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We’d like to believe facts matter. In some situations, that is true, but I believe this quote attributed to Friedrich Nietzsche: “There are no facts, only interpretations.”

When facts might matter

As a former trial lawyer, I was confident facts mattered to jurors, and they do – to some extent. Jurors have no familiarity with the dispute before them. They are supposed to start without an opinion about who is “right” and who’s “wrong.”

I used to think of jurors as blank slates. Both sides would attempt to persuade them. The one who did the best job would prevail.

The reality is different. We all have biases. For example, the way we process information may be impacted by the racial and ethnic group to which we belong. Jurors often make decisions based on what are euphemistically called “extralegal factors” like race and gender. There’s evidence African Americans, “are treated the worst in criminal and civil cases.”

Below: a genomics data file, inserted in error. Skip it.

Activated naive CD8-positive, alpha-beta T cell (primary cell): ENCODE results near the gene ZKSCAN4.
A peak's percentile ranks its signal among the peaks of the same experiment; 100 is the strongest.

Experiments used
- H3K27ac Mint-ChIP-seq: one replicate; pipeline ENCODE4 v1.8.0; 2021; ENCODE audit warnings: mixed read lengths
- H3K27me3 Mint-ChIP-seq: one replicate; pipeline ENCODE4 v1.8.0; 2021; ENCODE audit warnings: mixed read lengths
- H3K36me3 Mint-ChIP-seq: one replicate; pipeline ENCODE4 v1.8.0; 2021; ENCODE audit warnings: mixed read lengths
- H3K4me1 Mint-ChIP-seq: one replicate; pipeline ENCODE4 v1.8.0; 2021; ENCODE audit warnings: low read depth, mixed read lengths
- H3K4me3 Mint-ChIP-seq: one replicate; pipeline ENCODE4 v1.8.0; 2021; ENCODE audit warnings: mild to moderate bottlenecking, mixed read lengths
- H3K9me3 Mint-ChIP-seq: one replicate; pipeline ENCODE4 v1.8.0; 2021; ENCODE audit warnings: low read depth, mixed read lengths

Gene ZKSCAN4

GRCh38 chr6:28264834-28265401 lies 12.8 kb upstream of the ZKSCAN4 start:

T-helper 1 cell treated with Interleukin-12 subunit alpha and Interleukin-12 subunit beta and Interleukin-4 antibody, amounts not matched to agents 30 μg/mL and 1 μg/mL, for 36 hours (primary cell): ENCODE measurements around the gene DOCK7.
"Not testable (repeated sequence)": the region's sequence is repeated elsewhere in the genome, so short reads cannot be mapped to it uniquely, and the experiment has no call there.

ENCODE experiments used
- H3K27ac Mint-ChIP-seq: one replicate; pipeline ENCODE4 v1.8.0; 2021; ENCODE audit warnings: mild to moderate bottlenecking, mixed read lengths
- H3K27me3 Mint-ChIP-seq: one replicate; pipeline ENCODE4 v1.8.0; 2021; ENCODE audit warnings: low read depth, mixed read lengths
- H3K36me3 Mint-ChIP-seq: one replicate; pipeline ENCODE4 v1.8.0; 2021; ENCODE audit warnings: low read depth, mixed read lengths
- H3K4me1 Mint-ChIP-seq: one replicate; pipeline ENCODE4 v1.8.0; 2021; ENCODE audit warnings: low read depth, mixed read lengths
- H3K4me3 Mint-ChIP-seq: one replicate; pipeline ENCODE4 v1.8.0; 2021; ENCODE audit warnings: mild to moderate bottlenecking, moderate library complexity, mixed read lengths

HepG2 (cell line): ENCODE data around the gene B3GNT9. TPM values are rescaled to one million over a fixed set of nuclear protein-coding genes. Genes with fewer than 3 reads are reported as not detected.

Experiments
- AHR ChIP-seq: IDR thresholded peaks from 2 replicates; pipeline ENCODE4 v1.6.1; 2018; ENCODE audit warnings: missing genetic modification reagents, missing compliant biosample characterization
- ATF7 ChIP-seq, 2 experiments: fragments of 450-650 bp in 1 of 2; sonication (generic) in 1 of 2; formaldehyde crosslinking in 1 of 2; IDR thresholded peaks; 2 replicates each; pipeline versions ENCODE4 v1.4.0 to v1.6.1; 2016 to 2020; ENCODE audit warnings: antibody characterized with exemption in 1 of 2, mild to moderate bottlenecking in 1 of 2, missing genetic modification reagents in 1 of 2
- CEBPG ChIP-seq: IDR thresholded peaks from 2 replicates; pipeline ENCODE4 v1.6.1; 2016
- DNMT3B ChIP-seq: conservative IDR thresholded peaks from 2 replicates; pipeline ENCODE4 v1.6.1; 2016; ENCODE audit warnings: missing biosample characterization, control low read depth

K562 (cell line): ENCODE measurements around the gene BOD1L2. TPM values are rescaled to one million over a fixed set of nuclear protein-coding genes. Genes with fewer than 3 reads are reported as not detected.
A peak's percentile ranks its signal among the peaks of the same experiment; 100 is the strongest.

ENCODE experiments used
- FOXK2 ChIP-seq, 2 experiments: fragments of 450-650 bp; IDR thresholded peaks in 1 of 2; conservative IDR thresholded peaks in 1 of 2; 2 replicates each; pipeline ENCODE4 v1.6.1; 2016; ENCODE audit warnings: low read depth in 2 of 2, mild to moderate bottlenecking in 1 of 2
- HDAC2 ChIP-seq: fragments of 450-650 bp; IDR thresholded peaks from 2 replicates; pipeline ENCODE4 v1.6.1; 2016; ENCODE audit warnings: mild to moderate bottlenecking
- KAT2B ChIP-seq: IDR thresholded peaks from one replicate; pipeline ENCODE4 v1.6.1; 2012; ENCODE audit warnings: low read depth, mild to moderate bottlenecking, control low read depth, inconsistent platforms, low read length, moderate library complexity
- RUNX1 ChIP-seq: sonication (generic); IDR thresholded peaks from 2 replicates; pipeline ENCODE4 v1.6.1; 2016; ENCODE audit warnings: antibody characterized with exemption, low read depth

Tufts psychology professor Sam Summers believes, “expectations, biases and prejudices influence the way we see the world.” His research indicates that the racial composition of a jury can, “influence its decision making.” He notes that all-white juries are more likely to convict minority defendants than racially diverse juries.

If jurors charged with the responsibility of acting in a dispassionate and objective manner fall short, how does this knowledge impact the way you interact with others?